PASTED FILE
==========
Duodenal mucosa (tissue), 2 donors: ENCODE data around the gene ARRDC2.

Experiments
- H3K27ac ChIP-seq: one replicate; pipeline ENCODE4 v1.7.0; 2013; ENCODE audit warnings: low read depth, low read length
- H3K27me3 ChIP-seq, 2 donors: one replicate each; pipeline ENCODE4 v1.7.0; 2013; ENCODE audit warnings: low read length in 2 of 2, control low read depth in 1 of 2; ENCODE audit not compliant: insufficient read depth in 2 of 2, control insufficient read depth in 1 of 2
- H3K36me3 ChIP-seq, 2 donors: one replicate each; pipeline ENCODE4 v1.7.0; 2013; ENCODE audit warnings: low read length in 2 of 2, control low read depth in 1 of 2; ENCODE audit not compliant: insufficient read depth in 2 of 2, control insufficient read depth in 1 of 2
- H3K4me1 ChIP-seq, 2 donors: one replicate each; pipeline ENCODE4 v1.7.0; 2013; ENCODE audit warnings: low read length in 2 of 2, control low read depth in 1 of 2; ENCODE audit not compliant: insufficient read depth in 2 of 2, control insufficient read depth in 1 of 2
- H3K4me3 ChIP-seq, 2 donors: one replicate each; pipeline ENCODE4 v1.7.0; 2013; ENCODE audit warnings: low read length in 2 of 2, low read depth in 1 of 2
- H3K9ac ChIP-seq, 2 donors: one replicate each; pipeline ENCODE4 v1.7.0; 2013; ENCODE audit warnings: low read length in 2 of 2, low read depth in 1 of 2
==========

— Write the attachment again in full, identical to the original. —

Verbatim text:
Duodenal mucosa (tissue), 2 donors: ENCODE data around the gene ARRDC2.

Experiments
- H3K27ac ChIP-seq: one replicate; pipeline ENCODE4 v1.7.0; 2013; ENCODE audit warnings: low read depth, low read length
- H3K27me3 ChIP-seq, 2 donors: one replicate each; pipeline ENCODE4 v1.7.0; 2013; ENCODE audit warnings: low read length in 2 of 2, control low read depth in 1 of 2; ENCODE audit not compliant: insufficient read depth in 2 of 2, control insufficient read depth in 1 of 2
- H3K36me3 ChIP-seq, 2 donors: one replicate each; pipeline ENCODE4 v1.7.0; 2013; ENCODE audit warnings: low read length in 2 of 2, control low read depth in 1 of 2; ENCODE audit not compliant: insufficient read depth in 2 of 2, control insufficient read depth in 1 of 2
- H3K4me1 ChIP-seq, 2 donors: one replicate each; pipeline ENCODE4 v1.7.0; 2013; ENCODE audit warnings: low read length in 2 of 2, control low read depth in 1 of 2; ENCODE audit not compliant: insufficient read depth in 2 of 2, control insufficient read depth in 1 of 2
- H3K4me3 ChIP-seq, 2 donors: one replicate each; pipeline ENCODE4 v1.7.0; 2013; ENCODE audit warnings: low read length in 2 of 2, low read depth in 1 of 2
- H3K9ac ChIP-seq, 2 donors: one replicate each; pipeline ENCODE4 v1.7.0; 2013; ENCODE audit warnings: low read length in 2 of 2, low read depth in 1 of 2